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-   -   bathroom tile layout question shave some off the ends? (http://www.diychatroom.com/f84/bathroom-tile-layout-question-shave-some-off-ends-91287/)

rgall 01-04-2011 12:11 PM

bathroom tile layout question shave some off the ends?
 
I am using 12" square tile in a brick pattern above a tub to the ceiling. The one wall I have to shave off 7/8 of an inch off(horizontal), Should I just take 7/8 off one side or 7/16 off the far right tile and 7/16 off thefar left tile...

Also the other two walls (horizontal) I can have a 12, 12, 7 3/4 or should I do 9 7/8, 12, 9 7/8? (refering to 3 tile sizes placed horizontally). How should I lay the tiles out since I cant use 3 full tiles side by side?

how is this usually done. Also about 1/2 way up each wall there will be a border then the pattern will continue...

Bud Cline 01-04-2011 12:23 PM

Cut only one side of a field tile. You don't want raw saw cuts in the field.

Typically your layout goes from the center with full tiles towards the corners where the tiles get cut to fit.

Layouts usually begin from a vertical center-line. However, that center-line may be a grout-line or it may be the center of a full tile, the choice is yours based on what size cuts there will be at the corners.

rgall 01-04-2011 07:25 PM

Quote:

Originally Posted by Bud Cline (Post 562610)
Cut only one side of a field tile. You don't want raw saw cuts in the field.

Typically your layout goes from the center with full tiles towards the corners where the tiles get cut to fit.

Layouts usually begin from a vertical center-line. However, that center-line may be a grout-line or it may be the center of a full tile, the choice is yours based on what size cuts there will be at the corners.


what is field tile?

Bud Cline 01-04-2011 08:00 PM

Quote:

what is field tile?
Yow I know...Now that I read my earlier response I realize it isn't very clear so let's do this again.

In reference to a tub surround and for anyone else that is following along let's begin with a typical straight layout.

If the tub is perfectly level then you start with the bottom row using a full tile moving upward of course. Generally you take what is left at the top when you get there but you first must do some measuring to be sure your topmost row won't be a sliver. This method may not perfectly balance the rows top to bottom but it will keep you from cutting a tile at the tub where it would show.

This boils down to only cutting edge tiles and never cutting field tiles. Always try to cut both edges so as to equally balance the entire wall.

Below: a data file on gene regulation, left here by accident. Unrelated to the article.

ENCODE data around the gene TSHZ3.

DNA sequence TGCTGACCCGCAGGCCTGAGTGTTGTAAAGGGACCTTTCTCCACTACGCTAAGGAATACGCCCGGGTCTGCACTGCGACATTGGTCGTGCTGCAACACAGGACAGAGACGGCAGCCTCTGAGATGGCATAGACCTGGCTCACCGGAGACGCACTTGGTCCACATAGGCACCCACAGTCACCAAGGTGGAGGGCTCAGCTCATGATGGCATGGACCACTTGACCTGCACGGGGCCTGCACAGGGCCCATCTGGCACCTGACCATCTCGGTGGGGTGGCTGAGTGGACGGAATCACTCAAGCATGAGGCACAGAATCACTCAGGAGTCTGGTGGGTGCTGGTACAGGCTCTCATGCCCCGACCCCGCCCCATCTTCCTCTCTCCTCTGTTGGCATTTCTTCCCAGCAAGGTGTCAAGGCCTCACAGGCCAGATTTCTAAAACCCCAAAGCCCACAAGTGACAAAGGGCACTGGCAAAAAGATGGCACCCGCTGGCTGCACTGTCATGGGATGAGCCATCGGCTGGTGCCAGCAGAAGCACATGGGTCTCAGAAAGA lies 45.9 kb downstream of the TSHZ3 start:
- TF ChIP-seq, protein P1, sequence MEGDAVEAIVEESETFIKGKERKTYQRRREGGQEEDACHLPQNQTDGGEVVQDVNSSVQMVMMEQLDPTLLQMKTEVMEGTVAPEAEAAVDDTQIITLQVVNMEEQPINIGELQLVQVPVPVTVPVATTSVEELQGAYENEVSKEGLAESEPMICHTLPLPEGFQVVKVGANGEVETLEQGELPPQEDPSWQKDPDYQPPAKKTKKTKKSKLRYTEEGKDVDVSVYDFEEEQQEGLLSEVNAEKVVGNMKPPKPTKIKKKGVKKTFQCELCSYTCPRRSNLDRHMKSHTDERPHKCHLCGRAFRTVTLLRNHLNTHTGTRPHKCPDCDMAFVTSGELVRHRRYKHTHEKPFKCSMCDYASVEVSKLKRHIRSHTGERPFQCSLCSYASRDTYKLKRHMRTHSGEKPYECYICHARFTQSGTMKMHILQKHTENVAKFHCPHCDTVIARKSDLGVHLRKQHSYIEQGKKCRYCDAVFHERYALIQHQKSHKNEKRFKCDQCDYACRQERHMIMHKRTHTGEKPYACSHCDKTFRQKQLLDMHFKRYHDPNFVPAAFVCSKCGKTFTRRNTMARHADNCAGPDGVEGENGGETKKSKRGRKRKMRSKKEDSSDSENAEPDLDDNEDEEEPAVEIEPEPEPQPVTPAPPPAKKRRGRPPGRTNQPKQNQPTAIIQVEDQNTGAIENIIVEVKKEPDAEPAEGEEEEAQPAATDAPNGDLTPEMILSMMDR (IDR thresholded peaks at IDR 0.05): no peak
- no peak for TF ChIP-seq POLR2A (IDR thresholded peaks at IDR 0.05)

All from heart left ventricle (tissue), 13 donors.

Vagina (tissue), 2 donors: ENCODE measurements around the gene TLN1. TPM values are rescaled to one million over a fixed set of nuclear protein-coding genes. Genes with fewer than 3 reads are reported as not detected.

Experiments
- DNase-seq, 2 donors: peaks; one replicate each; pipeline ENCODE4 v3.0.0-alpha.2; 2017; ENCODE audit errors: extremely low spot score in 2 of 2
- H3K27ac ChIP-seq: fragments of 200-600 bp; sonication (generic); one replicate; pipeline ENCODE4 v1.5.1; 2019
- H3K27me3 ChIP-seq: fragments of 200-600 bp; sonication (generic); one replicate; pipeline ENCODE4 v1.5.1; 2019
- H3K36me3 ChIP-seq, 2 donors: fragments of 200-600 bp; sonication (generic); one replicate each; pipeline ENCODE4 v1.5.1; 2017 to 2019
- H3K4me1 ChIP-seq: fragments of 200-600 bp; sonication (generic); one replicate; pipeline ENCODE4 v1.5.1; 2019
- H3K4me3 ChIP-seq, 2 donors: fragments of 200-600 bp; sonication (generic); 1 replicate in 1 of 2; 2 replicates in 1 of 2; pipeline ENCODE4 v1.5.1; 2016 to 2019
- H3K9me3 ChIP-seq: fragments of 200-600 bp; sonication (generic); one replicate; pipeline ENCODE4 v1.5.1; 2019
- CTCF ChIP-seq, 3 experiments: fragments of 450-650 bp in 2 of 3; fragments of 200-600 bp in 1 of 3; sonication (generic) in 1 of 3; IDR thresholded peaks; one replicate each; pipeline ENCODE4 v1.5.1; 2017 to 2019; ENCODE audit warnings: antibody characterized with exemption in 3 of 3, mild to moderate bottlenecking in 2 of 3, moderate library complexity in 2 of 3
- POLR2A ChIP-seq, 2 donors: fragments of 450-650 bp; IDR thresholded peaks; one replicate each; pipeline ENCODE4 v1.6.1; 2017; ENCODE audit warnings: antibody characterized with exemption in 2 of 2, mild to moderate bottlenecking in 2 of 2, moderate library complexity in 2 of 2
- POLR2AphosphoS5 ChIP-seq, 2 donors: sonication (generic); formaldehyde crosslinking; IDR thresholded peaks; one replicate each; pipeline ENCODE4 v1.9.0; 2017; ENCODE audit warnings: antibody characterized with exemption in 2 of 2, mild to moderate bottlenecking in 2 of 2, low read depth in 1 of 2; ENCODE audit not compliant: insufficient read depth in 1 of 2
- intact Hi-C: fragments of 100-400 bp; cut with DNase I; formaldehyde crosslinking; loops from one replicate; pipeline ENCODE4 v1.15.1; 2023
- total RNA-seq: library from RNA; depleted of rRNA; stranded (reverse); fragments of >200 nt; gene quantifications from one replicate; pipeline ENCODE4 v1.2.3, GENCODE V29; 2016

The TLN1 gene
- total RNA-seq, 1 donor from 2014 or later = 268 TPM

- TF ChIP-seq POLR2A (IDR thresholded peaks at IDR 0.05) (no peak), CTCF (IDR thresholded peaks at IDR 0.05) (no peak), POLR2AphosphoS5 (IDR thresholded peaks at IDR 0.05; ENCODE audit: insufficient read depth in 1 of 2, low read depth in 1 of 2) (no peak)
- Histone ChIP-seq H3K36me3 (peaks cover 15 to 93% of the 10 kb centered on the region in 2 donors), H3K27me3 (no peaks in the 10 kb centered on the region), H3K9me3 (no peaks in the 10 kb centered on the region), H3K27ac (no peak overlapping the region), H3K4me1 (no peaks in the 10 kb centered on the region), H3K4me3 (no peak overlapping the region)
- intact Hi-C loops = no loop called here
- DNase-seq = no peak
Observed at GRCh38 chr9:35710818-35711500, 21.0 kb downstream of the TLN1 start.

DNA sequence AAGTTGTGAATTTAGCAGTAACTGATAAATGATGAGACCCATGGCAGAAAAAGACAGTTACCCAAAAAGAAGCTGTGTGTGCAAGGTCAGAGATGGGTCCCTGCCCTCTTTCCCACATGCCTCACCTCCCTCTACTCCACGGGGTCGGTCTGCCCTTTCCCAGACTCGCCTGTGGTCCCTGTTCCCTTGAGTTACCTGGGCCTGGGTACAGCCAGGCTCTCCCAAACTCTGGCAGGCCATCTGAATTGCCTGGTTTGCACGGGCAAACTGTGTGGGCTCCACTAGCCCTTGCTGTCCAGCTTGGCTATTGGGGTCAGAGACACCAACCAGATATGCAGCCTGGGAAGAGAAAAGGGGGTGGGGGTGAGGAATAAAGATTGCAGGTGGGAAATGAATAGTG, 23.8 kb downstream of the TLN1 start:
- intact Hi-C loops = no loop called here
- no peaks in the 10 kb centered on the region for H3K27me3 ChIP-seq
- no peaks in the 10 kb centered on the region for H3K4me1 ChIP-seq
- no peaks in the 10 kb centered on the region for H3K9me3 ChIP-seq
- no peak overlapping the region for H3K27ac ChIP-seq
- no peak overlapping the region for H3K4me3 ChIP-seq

But, you first have to also determine what your layout will be left to right. You do this by drawing a vertical center line on your wall. Then place a tile-edge on that line. Then use a second tile to place against the first while holding the first tile in place. Now hold the second tile in place and leap frog the first tile over the second tile. Keep doing this until you are into the corner. This will show you what size tile will have to be cut to fit at the corner.

Now, go back and do it again only this time place the center of the first tile directly over your center line. Leap frog to the corner again. Now you will know which method of layout will look and work best for you. The last corner tile should be as big as one of the twp layouts will allow. get the picture?:)

OK now, a "field tile" is any tile that doesn't go to an edge. Field tiles are the tiles that are placed in the "field" of the project. Typically the other tiles at the ends of a wall are "edge tiles."

Now let's really complicate this. In your case you are using a "brick pattern" commonly referred to as a "running bond". This will complicate your job only in the manner that now it doesn't matter if a center tile starts on the center with an edge of a tile or the center of a tile. This is because with a running bond pattern you are doing both. If one or the other rows causes a sliver at the side all you can do is choose a happy medium of balance to diminish the size of the sliver as best you can.

What I have described thus far is only the back (typically 5ft) wall.

The two end walls are a little different in that you will probably be terminating those walls at the front of the alcove and proably using bullnose tile. Obviously those tiles (at the front bullnose) will have to be cut but they will adjoin the bullnose and technically this puts those cut tiles in the field.:)

I know I know...CLEAR AS MUD!:)

OK, I'll stop here and see what you have to say so far.:)

rgall 01-05-2011 08:06 AM

clear as mud
 
wow....pretty good...that was actually clear as mud thanks....Thats the best reply Ive heard yet....

Regarding the two walls, I am not using bullnose as I left a lip on the drywall edge I hung so that it ends up against that lip. The problem is I have roughly 33 inches wide to work with and I am using 12 " tiles. I wasnt sure what the best option was here for the lay out or which would look the best..

Should I start from the outside and use 2 full 12's and fininsh in the corners with a 7 3/4 wide tile
or
start with a 9 3/4 then a 12 then another 9 3/4 in the corner?
Just wondering how pros ususally do this sort of layout...

Bud Cline 01-06-2011 08:16 PM

There is no by-the-book rule for this. Do what you like best.:)


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